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Shortly before liftoff, SpaceX cancels a crew launch due to igniter issues

SpaceX's Crew-6 mission is seen this weekend before leaving planet Earth.
Enlarge / SpaceX’s Crew-6 mission is seen this weekend before leaving planet Earth.


At just over two minutes to go before SpaceX’s Falcon 9 rocket was due to launch a crew of four astronauts to the International Space Station early on Monday, the mission was scrubbed due to an issue with igniter fluid.

NASA’s Crew-6 mission had been due to take off at 1:45 am ET from Launch Complex 39-A in Florida, at Kennedy Space Center. During the space agency’s webcast, the host first mentioned the issue with the TEA-TEB igniter fluid about five minutes before the anticipated liftoff time. Mission operators were not able to clear the technical issue before the instantaneous launch window opened.

The crew was safe on board the Crew Dragon spacecraft. NASA astronauts Stephen Bowen, the mission commander, and Warren “Woody” Hoburg, its pilot, along with United Arab Emirates astronaut Sultan Alneyadi and Roscosmos cosmonaut Andrey Fedyaev, both mission specialists, will egress the vehicle later on Monday morning after propellant is off-loaded from the rocket.

The mission has a backup opportunity early on Tuesday, February 28. But whereas the weather was ideal on Monday morning, it may be less so on Tuesday. Conditions at the launch site should be fine, but forecasters have some concerns about weather along the rocket’s track, which would come into play should there be an abort during the launch, and Crew Dragon needs to make an emergency return to Earth. NASA and SpaceX have opportunities to launch the Crew Dragon mission on March 2, 3, and 4 as well.

Shortly after the scrub, SpaceX tweeted a little bit more information about the cause: “Standing down from tonight’s launch of Crew-6 due to a TEA-TEB ground system issue,” the company said.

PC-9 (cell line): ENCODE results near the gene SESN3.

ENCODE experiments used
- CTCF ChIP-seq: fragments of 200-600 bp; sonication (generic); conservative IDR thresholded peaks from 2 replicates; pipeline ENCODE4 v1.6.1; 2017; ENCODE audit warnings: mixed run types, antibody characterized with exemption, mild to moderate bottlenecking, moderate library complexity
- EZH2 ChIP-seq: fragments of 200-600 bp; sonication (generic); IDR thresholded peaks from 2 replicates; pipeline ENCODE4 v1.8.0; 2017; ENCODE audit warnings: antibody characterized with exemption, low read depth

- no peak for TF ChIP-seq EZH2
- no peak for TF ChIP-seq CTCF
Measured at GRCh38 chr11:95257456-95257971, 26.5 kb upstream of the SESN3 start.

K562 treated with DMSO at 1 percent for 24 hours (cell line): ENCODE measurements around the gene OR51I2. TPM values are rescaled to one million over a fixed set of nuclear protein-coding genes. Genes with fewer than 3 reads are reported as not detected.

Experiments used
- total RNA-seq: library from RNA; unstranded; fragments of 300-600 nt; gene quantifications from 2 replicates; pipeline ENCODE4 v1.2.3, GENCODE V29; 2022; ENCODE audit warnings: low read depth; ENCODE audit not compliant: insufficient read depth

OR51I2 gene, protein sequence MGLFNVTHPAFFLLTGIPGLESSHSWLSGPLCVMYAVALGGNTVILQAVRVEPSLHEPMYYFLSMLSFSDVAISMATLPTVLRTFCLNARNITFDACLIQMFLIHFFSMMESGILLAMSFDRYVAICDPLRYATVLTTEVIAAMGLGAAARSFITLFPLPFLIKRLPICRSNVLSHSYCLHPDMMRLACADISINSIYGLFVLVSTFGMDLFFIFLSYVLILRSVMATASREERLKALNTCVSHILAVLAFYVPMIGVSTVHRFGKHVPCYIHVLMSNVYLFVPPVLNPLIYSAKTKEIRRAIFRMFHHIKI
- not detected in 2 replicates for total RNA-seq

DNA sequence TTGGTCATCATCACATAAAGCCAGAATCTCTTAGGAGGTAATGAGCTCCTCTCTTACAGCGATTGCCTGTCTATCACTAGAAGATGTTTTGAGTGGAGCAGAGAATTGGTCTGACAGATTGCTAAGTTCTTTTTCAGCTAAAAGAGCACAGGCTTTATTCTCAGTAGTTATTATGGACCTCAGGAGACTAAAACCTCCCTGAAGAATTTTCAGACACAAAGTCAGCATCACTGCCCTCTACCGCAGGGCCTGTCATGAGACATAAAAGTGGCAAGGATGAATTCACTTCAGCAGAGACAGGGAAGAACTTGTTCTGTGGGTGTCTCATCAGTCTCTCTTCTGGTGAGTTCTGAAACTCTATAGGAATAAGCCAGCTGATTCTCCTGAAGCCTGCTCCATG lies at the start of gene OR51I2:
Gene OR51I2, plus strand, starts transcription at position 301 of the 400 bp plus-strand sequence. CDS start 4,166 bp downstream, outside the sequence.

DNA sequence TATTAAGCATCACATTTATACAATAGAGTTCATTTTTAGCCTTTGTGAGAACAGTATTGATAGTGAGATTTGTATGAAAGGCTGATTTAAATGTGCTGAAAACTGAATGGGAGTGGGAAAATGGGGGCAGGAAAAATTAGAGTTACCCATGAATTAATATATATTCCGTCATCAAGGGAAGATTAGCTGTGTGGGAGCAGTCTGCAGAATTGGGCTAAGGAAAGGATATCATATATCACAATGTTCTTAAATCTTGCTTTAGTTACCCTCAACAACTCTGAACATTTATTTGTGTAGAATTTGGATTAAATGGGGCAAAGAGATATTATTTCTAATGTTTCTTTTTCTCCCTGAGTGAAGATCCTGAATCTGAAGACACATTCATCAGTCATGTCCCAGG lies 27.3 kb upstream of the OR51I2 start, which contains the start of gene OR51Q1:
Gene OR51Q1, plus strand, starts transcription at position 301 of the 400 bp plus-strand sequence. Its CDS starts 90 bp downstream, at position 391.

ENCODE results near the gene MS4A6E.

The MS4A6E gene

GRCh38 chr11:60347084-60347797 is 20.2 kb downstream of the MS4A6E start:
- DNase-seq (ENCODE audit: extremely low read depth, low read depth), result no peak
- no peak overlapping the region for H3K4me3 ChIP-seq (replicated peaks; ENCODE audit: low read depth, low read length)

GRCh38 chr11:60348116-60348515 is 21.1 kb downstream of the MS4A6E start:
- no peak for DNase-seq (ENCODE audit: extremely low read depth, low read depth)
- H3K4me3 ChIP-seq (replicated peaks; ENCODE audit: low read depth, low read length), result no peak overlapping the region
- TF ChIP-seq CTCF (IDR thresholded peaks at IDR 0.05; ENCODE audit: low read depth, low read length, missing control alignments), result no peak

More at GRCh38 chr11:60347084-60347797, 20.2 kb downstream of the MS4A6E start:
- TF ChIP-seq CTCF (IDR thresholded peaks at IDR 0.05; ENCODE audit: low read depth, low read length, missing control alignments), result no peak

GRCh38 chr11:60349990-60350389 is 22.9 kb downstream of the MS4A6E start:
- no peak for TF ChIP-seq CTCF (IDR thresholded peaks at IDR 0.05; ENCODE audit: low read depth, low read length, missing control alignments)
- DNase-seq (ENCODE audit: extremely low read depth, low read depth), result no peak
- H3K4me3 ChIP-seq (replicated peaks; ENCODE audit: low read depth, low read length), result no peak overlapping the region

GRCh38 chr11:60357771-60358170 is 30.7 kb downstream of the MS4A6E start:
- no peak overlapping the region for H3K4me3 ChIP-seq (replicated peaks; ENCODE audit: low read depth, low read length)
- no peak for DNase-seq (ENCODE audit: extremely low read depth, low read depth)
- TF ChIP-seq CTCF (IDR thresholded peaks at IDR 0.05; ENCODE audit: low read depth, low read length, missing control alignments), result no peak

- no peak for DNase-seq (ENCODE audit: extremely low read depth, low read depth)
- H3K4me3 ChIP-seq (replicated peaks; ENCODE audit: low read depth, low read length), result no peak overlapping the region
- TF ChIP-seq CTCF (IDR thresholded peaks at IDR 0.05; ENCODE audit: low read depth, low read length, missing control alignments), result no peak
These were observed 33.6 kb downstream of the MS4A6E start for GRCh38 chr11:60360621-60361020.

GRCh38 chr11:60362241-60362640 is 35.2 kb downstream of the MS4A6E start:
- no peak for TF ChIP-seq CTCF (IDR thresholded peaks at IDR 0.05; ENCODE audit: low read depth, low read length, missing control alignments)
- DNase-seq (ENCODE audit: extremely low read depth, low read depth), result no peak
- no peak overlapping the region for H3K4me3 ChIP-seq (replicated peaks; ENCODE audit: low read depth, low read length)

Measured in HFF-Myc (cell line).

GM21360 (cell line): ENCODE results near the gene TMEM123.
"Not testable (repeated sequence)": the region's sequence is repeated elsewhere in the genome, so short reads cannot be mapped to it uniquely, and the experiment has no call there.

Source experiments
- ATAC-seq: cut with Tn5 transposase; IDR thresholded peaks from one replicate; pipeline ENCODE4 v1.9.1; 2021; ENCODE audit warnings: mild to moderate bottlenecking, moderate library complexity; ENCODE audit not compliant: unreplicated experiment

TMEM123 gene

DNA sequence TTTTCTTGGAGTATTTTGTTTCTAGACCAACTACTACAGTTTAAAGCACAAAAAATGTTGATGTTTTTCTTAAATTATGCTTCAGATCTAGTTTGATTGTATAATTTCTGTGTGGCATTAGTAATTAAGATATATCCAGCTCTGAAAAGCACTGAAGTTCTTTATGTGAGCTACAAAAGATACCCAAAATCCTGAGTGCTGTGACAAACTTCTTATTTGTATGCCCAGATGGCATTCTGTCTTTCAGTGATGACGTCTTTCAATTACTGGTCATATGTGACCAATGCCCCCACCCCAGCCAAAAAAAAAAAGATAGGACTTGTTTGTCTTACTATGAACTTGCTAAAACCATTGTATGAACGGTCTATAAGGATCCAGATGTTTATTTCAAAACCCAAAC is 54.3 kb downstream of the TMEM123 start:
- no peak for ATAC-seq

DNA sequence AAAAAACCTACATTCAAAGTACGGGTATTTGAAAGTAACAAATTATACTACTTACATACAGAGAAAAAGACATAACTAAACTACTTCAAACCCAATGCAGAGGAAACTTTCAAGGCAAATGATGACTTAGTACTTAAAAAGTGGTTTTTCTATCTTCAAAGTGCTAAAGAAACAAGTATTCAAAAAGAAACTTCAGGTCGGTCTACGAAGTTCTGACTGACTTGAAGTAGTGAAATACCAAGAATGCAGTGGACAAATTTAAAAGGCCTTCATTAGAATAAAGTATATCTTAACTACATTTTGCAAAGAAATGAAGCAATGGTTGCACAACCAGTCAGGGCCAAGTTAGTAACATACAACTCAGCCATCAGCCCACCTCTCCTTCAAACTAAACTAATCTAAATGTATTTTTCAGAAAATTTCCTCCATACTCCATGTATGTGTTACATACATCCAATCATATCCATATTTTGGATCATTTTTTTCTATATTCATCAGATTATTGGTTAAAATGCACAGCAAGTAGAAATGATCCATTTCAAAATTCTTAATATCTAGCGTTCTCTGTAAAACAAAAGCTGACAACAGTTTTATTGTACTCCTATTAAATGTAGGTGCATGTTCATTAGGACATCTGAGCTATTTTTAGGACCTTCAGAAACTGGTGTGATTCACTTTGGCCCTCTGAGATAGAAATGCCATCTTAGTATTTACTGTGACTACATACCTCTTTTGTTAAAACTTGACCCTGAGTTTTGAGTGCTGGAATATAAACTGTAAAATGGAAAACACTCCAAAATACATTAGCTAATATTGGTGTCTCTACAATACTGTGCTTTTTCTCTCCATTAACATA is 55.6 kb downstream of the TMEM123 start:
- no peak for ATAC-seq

TEA-TEB is a combination of triethylaluminum (TEA) and triethylborane (TEB). Essentially, these are two different metal elements each linked to three hydrocarbon atoms. These molecules are held together by rather tenuous bonds that break easily. When it comes into contact with oxygen, therefore, TEA-TEB spontaneously combusts.

This is useful for igniting rocket engines, which turns out to be a rather tricky thing to do, at least when it comes to precisely starting engines at a certain time, in a carefully controlled manner. For the Merlin 1D engines inside the Falcon 9, oxygen is pumped into the engines’ combustion chambers to meet up with TEA-TEB. After combustion begins, kerosene is injected into the chamber, and the flow of the TEA-TEB igniter fuel is turned off. Then, to increase thrust, the flow of oxygen and kerosene are increased.

Early in their development of the Falcon 1 and Falcon 9 rockets, SpaceX struggled mightily with safely handling TEA-TEB and getting the Merlin engines to ignite when desired. “The best thing about TEA-TEB is that it ignites on contact with air,” SpaceX’s original launch director, Tim Buzza, said. “The worst thing about TEA-TEB is that it ignites on contact with air.”

Given the danger involved in working with the chemical, SpaceX probably made a good decision to stand down Monday morning’s launch.

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